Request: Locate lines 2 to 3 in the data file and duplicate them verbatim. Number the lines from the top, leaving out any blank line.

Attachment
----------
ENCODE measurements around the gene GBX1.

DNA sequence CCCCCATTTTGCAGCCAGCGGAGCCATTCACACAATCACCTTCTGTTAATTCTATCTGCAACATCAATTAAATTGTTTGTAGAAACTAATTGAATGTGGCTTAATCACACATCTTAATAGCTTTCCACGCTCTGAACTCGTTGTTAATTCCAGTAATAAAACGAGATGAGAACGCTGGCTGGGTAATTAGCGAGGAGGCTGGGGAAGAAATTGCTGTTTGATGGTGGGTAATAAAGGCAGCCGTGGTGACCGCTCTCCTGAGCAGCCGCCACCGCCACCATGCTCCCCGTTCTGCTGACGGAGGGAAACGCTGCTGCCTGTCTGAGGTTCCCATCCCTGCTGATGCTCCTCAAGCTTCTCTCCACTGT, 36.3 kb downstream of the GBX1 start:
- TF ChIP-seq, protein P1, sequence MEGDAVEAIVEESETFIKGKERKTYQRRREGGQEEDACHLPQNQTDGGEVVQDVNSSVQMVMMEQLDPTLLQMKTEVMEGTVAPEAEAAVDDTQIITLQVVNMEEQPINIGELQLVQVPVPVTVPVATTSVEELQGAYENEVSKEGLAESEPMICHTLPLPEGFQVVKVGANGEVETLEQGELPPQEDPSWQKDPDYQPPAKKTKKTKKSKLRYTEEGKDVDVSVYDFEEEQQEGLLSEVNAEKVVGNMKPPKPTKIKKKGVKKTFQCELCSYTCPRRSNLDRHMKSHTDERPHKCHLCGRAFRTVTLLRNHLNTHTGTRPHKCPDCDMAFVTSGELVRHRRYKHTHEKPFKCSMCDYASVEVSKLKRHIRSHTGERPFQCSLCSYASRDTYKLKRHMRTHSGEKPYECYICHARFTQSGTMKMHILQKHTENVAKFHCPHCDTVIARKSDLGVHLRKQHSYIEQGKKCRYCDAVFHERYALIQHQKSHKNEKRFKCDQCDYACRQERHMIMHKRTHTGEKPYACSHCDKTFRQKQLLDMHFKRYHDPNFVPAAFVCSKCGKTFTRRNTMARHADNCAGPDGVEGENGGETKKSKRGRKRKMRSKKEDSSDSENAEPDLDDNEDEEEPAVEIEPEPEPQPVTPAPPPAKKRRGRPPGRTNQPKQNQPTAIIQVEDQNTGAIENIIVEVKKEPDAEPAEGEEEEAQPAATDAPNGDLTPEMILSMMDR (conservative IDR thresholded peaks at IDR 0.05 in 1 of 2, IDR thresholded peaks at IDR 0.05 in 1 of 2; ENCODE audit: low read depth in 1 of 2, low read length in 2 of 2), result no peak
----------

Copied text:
DNA sequence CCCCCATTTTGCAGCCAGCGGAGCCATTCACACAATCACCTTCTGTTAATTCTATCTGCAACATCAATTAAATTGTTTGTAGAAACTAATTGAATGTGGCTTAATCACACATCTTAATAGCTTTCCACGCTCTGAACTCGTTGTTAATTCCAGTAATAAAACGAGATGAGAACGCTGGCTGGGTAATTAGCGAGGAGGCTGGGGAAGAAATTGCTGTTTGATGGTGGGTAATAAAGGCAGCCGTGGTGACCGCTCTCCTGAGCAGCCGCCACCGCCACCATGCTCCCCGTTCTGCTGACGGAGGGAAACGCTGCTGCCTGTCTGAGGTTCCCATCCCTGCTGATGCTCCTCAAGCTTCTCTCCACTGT, 36.3 kb downstream of the GBX1 start:
- TF ChIP-seq, protein P1, sequence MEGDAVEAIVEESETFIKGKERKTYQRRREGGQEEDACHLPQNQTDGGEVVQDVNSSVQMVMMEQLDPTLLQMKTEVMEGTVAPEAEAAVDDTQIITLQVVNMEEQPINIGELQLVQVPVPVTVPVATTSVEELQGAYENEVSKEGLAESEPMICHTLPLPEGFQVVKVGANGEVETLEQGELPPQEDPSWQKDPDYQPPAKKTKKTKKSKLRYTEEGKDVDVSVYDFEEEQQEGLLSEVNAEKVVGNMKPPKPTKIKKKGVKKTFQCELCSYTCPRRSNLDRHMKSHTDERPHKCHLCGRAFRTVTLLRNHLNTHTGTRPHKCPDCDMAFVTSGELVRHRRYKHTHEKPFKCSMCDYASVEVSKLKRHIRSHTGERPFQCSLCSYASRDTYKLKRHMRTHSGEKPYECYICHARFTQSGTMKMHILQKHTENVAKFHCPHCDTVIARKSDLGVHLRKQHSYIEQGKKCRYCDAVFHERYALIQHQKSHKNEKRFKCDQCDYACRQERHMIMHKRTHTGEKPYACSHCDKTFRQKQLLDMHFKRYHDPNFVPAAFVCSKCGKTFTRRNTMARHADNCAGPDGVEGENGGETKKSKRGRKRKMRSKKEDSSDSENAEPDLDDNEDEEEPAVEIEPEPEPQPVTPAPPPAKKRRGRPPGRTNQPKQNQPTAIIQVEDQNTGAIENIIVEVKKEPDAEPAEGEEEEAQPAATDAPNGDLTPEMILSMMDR (conservative IDR thresholded peaks at IDR 0.05 in 1 of 2, IDR thresholded peaks at IDR 0.05 in 1 of 2; ENCODE audit: low read depth in 1 of 2, low read length in 2 of 2), result no peak